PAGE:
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Picture by Lisa Genke

I gave the following speech recently at a political rally in Siren, Wisconsin. We have the opportunity to recall our state senator in this district. My intent was to briefly illustrate the story of one grassroots member of this unique movement.

Last New Year’s Eve, if you would have told me I’d be speaking at a political rally today, I’d say you’d had a few too many. I’ve never been involved in politics before. And to tell you the truth, there’s a lot of things I’d rather do. Honestly, I’m just trying to take care of my family. But I think this is true for a lot of people. This year, there’s been an awakening. And we understand that we have to do this—to protect our families.

My name is Chris Wondra. I graduated in 1988 from Frederic High School. If you don’t know me, you might know my parents–David and Andrea. My Grandma Elly actually lives right up the road. My sister Kendra, a pretty good gymnast in her day, married Jake Wissie, and so had a pretty good set of in laws, Jane and Duane Wissie. My other sister, Jessica married Nick Dykstra—a Siren boy. You might know the Karls, from Lewis—all those running phenoms from Frederic: Rylee, Keegan, River, Calla, Sage.

These are familiar names in this area. Odds are, even if you don’t know me–you know someone I just mentioned.

And so we all spread out into this big web–yet still connected.

I teach in St. Croix Falls now, but I wasn’t always a teacher. Once, I was a production control manager for a textile manufacturer with plants in both St. Croix falls and Frederic. I met my wife there. Lisa has a degree in textiles and was a career minded research and development R+D manager, running her own department in the company, when I met her.

This was a family owned and operated business. So they understood why, when Lisa and I had our first child, she chose to leave her career behind and focus on raising our children.

Now—take a moment to put your hands together for all the women (and men) that have made that choice. Family over career.

Because it’s never easy.

Now—let’s hear it for all those trying to manage both career and family.

Because it’s never easy.

Right?

We each make choices, and do the best we can.

Because we’re all in this together.

Everyone has to make choices and then we all get to wonder if we made the right ones. And it’s never clear at the time. The best we can do is support each other. Because remember, we’re all connected.

Fast forward to February 18th, 2011 and the budget repair bill. Teachers in St. Croix Falls and across Wisconsin were making choices—on very short notice–about protesting in Madison.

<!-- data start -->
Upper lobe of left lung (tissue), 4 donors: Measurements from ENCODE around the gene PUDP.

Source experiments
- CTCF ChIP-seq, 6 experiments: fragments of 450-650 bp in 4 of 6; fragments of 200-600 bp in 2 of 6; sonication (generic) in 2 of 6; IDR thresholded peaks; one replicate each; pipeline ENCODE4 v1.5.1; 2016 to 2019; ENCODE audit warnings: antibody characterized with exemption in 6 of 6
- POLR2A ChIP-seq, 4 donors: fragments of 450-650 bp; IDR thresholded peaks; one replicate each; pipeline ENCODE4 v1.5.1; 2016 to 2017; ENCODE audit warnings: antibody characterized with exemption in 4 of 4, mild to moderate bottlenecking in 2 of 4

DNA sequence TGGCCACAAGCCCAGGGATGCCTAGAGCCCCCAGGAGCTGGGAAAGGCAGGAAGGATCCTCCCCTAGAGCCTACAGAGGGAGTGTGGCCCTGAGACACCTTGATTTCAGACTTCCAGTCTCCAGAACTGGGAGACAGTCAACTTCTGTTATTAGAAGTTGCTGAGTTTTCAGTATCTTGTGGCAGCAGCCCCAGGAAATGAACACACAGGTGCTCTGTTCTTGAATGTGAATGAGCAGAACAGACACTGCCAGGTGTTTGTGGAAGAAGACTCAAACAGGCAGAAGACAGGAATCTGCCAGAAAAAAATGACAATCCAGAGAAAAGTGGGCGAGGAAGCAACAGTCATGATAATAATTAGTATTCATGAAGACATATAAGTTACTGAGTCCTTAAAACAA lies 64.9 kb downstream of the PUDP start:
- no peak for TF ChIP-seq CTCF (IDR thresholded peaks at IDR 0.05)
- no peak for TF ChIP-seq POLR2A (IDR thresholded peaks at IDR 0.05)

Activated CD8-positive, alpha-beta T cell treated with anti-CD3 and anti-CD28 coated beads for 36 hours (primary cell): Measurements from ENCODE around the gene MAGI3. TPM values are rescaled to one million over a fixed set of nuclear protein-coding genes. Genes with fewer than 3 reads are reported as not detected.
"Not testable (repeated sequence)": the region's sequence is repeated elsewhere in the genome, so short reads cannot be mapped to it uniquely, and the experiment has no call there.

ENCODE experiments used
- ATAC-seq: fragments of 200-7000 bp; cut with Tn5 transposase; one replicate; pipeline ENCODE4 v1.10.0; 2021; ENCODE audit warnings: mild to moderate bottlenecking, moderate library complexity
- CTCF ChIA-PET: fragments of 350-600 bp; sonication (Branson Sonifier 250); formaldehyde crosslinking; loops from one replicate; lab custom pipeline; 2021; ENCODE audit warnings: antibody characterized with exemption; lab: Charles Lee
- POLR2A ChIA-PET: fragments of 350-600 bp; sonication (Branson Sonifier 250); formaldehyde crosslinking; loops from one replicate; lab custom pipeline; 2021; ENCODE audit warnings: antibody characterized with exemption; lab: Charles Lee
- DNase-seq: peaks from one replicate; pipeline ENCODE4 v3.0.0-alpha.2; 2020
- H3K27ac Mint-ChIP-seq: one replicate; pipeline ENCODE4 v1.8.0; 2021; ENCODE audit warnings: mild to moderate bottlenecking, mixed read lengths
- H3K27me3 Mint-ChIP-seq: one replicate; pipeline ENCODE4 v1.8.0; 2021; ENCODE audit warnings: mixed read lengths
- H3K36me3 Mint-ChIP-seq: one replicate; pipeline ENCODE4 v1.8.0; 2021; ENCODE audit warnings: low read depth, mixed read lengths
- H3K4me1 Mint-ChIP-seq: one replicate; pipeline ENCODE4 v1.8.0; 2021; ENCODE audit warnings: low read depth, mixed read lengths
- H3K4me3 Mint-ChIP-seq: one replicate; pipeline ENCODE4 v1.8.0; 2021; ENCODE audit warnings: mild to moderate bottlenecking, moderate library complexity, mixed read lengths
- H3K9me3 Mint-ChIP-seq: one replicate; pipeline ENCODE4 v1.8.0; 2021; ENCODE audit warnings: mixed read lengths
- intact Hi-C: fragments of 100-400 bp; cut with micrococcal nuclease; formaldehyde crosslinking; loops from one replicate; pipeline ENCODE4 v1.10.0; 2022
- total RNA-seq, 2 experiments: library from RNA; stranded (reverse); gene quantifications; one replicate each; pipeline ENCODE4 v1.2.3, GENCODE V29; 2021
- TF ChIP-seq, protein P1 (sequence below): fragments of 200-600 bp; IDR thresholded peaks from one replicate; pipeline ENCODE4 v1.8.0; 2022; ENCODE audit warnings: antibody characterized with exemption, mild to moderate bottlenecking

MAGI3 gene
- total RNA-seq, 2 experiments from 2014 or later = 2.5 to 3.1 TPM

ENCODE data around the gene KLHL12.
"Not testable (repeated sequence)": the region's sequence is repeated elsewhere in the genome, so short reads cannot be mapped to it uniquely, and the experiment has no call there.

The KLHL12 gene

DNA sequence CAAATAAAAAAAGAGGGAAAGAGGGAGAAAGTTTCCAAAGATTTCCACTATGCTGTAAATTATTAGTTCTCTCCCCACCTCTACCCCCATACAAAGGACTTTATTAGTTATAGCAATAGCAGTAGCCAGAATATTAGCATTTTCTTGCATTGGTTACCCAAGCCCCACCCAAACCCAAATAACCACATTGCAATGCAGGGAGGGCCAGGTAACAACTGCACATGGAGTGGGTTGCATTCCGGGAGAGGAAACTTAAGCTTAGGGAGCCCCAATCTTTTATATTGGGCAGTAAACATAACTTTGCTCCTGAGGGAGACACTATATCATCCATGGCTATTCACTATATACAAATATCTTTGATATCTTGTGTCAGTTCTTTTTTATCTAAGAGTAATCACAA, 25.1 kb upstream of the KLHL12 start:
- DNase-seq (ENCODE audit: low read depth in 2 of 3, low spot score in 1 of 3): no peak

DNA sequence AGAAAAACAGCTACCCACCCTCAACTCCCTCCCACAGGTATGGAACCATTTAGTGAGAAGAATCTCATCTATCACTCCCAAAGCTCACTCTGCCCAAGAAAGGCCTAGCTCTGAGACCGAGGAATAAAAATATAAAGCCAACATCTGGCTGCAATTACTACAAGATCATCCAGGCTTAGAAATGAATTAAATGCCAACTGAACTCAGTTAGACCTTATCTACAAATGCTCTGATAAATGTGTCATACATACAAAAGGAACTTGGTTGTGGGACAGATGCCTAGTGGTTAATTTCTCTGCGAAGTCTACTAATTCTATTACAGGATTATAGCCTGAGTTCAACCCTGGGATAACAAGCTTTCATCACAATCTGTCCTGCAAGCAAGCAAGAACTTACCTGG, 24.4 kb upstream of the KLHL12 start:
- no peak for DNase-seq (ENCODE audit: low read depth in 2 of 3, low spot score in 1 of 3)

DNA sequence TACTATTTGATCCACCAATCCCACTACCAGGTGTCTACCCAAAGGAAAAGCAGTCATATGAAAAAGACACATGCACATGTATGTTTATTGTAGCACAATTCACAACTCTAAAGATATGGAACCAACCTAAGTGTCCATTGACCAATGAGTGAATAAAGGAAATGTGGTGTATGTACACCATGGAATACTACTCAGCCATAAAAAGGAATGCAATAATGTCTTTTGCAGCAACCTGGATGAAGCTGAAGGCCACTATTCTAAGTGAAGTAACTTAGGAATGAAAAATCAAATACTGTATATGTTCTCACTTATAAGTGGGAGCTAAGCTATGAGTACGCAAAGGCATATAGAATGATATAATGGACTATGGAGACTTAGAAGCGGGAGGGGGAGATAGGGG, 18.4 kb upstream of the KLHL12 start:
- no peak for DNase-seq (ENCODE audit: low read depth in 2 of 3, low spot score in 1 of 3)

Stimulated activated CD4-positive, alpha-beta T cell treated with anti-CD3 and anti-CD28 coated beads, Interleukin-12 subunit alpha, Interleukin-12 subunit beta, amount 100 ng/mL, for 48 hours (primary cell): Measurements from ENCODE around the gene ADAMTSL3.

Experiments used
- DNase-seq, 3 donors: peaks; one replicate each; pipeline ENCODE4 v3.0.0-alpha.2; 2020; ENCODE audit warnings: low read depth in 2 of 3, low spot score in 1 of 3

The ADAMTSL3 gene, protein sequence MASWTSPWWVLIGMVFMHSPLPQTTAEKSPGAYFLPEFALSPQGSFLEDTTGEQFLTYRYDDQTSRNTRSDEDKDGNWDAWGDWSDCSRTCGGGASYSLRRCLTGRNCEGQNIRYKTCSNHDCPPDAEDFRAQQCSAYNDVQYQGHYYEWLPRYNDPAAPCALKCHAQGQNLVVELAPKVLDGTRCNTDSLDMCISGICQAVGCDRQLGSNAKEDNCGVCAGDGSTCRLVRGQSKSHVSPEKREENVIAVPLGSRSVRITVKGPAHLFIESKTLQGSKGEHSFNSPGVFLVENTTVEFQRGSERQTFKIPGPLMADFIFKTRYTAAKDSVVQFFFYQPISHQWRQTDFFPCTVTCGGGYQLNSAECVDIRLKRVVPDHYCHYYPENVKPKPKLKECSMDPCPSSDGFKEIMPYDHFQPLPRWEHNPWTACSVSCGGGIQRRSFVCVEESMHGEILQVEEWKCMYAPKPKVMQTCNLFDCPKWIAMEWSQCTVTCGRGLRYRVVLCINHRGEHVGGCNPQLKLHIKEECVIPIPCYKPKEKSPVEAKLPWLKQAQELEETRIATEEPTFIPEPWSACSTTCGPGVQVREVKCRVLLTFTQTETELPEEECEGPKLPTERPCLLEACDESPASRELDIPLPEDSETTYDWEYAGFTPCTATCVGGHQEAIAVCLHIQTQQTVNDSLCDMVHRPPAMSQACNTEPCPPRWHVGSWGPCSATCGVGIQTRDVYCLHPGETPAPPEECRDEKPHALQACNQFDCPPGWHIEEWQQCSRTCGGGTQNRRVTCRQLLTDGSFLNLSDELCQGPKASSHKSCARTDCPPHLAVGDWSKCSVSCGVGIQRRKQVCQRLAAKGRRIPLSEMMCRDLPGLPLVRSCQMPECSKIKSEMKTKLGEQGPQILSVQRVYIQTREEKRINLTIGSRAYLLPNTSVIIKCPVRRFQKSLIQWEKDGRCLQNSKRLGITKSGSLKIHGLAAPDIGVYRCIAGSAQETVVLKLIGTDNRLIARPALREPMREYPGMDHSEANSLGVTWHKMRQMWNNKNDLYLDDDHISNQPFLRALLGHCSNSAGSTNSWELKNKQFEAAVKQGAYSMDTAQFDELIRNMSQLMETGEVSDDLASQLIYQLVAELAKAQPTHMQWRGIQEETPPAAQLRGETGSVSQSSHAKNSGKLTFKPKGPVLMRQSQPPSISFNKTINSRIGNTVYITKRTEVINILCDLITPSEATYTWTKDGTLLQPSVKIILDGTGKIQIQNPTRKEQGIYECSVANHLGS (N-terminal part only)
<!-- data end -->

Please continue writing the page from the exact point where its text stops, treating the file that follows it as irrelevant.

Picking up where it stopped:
That day, each of us took a hard look deep into our souls. What we found there was another choice–to play it safe in St. Croix Falls, or to stand up for all of our children, all of our families and what we believe to be right.

It was a deeply personal choice that started with just a few of us in a minivan. But word spread and by the next morning it had morphed into a chartered bus with teachers joining us from Grantsburg, Siren, and Frederic. Enough SCF teachers were absent that we had to shut down the school—they couldn’t get enough subs.

And for me, from that day on, it’s been like Alice down the rabbit hole.

But like Dr. Martin Luther King said:

“Cowardice asks the question, is it safe? Expediency asks the question, is it politic? Vanity asks the question, is it popular? But conscience asks the question, is it right? And there comes a time when one must take a position, that is neither safe, nor politic, nor popular; but one must take it because it is right!”

Every once in awhile you get the opportunity to act out what you say your values are. You get to show your kids what courage is, by stepping out of your comfort zones. Taking chances. Standing up to be the person you believe that you really are.

And then muddling through it.

And that’s what I’m doing. We came back from Madison, and as amazing as that was to be a part of, it changed nothing. So we started doing the work. Collecting signatures, getting organized, writing letters, blogging, knocking on doors, talking to people.

And there’s lot’s of work still to be done.

But here’s the thing: We are awake now.

Our connections have been strengthened.

And we know that we are not alone.

Case in point—remember that manufacturer that Lisa and I used to work for? The president’s wife is now also on the school board in St. Croix Falls.

And if you drive by that business today. Right out in front by the road is a bright red Shelly Moore for state Senate sign.

So . . . public, private, union, non-union. We are all connected. We are all in this together. Thank you everybody for everything you are doing.

We Are Winning.